By analogy with the rights to refuse testimony of persons bound by professional secrecy provided in § 53.1 StPO, the objective of subsections 1 and 2 of § 160a StPO is to protect the relation of confidence existing towards such persons. By differentiating between specific groups of persons bound by professional secrecy, the legislature takes account of the fact that the Basic Law grants the individual citizen an inviolable area of private life which is from the outset removed from the influence of public authority, and hence also from investigations in criminal proceedings. To the extent that the legislature assumes that the contact between a citizen and a person bound by professional secrecy typically affects the inviolable area of private life, it grants absolute protection from the collection, and all kinds of use, of information (§ 160a.1 StPO). In all other cases in which a special relation of confidence exists between the citizen and the person bound by professional secrecy and in which the core area of private life can be affected, but in the legislature's view is not necessarily affected if a generalising perspective is taken, only relative protection is provided (§ 160a.2 StPO). Insofar as in individual cases, the inviolable core area of private life is affected with regard to this group of persons, the inadmissibility of the investigation measure must be presumed also in the area of § 160a.2 StPO.
By restricting the absolute ban on the taking and the use of evidence under § 160a.1 StPO to a few exceptional cases, the legislature takes account of the high importance of the prosecution of criminal offences. The state under the rule of law can only be realised if sufficient measures are taken for offenders to be prosecuted and sentenced and for just punishment being imposed on them.
For each of the professional groups specified under § 160a.1 StPO, particular reasons justify their privileged status in the shape of an absolute ban on the taking and the use of evidence: for members of the clergy in their function as providers of spiritual care as well as for defence counsels, the justification of absolute protection results from the fact that their communication with the person charged with an offence in criminal proceedings typically has a connection to Article 1.1 GG. The inclusion of members of Parliament in § 160a.1 StPO, however, can rely on an express justification under constitutional law. It is granted for the sake of the institution of Parliament and of its ability to function. The Basic Law therefore grants Members of the Bundestag the right to refuse to testify and provides that seizing documents from them is impermissible (Article 47 GG).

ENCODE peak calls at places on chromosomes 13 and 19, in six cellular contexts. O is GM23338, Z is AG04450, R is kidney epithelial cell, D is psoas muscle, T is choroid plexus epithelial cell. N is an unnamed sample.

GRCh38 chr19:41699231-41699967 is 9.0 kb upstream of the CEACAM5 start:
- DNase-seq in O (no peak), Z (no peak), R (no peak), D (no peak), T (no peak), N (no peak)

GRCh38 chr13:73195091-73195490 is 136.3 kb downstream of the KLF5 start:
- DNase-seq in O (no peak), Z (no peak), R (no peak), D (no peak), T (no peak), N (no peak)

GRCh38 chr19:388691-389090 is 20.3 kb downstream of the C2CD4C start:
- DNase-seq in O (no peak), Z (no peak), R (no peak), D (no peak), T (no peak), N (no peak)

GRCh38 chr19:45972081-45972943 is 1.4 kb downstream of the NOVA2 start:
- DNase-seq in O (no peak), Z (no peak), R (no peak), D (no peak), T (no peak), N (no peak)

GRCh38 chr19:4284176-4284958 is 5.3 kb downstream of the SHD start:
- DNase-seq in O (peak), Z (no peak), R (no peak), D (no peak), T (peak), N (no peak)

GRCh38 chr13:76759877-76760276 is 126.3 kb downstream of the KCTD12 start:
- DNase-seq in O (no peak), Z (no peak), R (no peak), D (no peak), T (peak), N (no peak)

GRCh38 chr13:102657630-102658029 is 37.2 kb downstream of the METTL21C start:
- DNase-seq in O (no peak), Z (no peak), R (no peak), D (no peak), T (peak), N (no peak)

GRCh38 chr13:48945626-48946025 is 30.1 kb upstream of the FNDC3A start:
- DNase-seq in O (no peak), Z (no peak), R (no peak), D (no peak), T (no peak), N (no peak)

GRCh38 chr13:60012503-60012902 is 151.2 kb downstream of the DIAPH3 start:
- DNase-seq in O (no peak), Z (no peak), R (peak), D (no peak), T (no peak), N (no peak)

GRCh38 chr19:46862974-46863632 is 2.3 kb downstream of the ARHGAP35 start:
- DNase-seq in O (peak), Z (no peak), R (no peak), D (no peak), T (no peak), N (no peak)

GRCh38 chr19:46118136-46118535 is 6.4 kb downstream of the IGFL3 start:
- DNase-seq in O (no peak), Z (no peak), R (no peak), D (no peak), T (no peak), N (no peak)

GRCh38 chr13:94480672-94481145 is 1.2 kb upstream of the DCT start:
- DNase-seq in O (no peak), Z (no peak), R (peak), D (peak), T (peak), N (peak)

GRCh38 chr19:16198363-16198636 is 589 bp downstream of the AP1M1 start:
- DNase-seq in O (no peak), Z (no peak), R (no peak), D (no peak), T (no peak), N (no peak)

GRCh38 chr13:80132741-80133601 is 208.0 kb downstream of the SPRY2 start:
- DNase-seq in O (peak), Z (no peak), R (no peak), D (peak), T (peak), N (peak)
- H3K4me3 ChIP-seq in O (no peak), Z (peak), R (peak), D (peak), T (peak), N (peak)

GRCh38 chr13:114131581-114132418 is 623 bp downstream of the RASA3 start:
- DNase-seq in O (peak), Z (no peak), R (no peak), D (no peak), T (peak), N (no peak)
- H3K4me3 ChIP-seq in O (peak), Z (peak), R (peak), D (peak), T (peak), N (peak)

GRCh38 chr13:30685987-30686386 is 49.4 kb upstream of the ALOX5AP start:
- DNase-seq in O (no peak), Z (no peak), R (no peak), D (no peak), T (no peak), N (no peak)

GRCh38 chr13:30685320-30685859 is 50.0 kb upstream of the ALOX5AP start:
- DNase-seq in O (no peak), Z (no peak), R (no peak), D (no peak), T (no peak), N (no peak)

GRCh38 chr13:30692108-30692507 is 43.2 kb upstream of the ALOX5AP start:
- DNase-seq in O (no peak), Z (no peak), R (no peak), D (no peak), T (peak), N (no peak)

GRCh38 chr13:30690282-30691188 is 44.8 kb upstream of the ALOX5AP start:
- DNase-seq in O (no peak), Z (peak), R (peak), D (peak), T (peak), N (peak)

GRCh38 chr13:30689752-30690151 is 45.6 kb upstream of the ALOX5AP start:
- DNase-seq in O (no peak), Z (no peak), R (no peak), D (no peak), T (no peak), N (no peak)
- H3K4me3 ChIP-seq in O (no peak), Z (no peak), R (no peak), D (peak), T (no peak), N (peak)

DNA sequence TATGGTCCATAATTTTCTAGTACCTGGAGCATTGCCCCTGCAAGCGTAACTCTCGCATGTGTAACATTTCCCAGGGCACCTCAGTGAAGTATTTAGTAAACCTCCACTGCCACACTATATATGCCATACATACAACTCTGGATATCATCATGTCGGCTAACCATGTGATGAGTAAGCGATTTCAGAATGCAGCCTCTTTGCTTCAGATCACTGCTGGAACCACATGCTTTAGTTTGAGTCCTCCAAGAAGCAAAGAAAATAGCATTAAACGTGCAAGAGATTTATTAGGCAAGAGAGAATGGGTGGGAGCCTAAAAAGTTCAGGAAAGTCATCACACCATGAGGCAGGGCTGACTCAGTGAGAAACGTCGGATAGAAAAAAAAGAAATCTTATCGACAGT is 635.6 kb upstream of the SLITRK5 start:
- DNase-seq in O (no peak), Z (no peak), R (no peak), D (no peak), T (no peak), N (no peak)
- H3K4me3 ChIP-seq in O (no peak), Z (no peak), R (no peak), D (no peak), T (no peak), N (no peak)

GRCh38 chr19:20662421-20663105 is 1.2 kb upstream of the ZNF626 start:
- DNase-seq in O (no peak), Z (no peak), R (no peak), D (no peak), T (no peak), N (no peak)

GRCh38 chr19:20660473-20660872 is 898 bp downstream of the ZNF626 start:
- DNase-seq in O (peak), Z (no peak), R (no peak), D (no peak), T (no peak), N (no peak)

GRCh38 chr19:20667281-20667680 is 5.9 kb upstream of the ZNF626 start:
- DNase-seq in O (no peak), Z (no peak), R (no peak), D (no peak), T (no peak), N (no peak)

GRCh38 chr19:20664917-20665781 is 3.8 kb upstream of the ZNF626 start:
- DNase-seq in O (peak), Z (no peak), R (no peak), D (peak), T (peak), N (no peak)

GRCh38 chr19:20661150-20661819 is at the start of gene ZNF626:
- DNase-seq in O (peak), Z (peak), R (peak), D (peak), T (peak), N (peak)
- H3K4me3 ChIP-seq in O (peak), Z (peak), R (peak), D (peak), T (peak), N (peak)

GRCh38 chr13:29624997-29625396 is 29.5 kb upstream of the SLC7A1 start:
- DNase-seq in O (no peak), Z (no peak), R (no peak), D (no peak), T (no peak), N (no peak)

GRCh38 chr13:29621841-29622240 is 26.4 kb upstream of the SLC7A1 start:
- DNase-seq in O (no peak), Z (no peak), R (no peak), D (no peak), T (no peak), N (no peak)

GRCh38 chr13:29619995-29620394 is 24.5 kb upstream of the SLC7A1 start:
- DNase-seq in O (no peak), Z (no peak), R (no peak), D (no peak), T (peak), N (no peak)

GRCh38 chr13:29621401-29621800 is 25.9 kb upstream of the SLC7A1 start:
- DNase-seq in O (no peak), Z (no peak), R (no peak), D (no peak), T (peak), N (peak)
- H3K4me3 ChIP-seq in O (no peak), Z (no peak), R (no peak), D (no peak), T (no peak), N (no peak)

The legislative decision to extend the absolute protection of § 160a.1 StPO to lawyers, to persons who have been admitted to a Bar Association pursuant to § 206 of the Federal Regulations for Practising Lawyers (Bundesrechtsanwaltsordnung - BRAO) and to non-attorney providers of legal services who have been admitted to a Bar Association is justifiable against the standard of Article 3.1 GG. Taken by itself, the lawyers' position as independent organs of the administration of justice and their participation in the realisation of the rule of law is not enough to distinguish them from the group of persons bound by professional secrecy who are merely encompassed by the relative protection provided under § 160a.2 StPO. A sufficient justification can, however, be seen in the circumstance that factually, a differentiation between lawyers and defence counsels is virtually impossible due to the closeness of their fields of activity. From a generalising perspective, criminal defence is an option inherent to a consultancy relationship with a lawyer; this is different for instance with tax consultants. With a view to the relationship of criminal defence to human dignity, it is justifiable to let the professional group of lawyers now newly encompassed by § 160a Abs. 1 StPO participate in the absolute protection provided therein.
The other persons bound by professional secrecy encompassed by § 160a.2 StPO differ from these privileged professional groups in a way which justifies a protection from investigation measures that is amenable to weighing.